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Wednesday, 16 August 2006
Page: 81

Senator O’Brien to move on the next day of sitting:

   That the following matter be referred to the Rural and Regional Affairs and Transport Legislation Committee for inquiry and report by the last sitting day in March 2007:

The administration of quarantine by the Department of Agriculture, Fisheries and Forestry and its ministers, with particular reference to:

(a)   the effectiveness of current administrative arrangements for managing quarantine, including whether the community is best served by maintaining the division between Biosecurity Australia and the Australian Quarantine Inspection Service (AQIS);

(b)   whether combining Biosecurity Australia and the AQIS would provide a better structure for delivering the quarantine outcomes that Australia requires;

(c)   the legislative or regulatory underpinning of the import risk assessment process, including the status of the current AQIS Import Risk Analysis Process Handbook;

(d)   the methodology used by Biosecurity Australia for determining appropriate levels of protection; and

(e)   the role, if any, of ministers in making final decisions on import risk assessments; and

(f)   any related matters.

Senator Wortley to move on the next day of sitting:

   That there be laid on the table by the Minister for Immigration and Multicultural Affairs (Senator Vanstone), no later than 10 am on 4 September 2006, the report on T&R Pastoral and its employment of workers on subclass 457 visas prepared by the Department of Immigration and Multicultural Affairs, which included an investigation, in the form of a labour survey carried out by the Meat Industry Training Advisory Council, and any other related documentation.

Senator Bob Brown to move on Monday, 4 September 2006:

   That the Senate—

(a)   notes:

(i)   the high rates of violence against journalists in Indonesia for the period August 2005 to August 2006,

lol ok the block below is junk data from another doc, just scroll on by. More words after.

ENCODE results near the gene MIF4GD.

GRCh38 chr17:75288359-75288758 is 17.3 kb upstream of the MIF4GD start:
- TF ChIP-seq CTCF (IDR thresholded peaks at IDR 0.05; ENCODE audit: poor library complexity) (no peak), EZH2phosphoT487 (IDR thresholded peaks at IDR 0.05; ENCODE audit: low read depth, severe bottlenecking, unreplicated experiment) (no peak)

(ii)   that the Alliance of Independent Journalists (AJI) Indonesia recorded 64 cases of violence against the press and journalists, occurring from the provinces of Aceh to Papua, with the most dangerous places for the press being Jakarta with 13 cases of violence, and East Java and Nanggroe Aceh Darussalam, both with 8 cases of violence, and

(iii)   that AJI identifies the perpetrators as mobs and thugs, government figures, including district heads, regents, governors, ministerial staff, etc, and the police; and

(b)   calls on the Australian Government to urge the Indonesian Government to respect the journalistic profession and ensure international standards for journalistic security as stipulated by the 1945 Constitution and the Indonesian Law No. 40/1999 on the press.

Senator Stephens to move on the next day of sitting:

   That the Senate condemns the Howard Government for its failure to keep inflationary pressures in the Australian economy under control, including:

(a)   appropriately addressing the skilled labour shortage;

(b)   recognising that capacity constraints are choking the economy;

(c)   adequately addressing the rising price of petrol; and

(d)   the growing disparity between executive salaries and wages of working Australians.

Senator Siewert to move on the next day of sitting:

   That the Senate—

(a)   notes: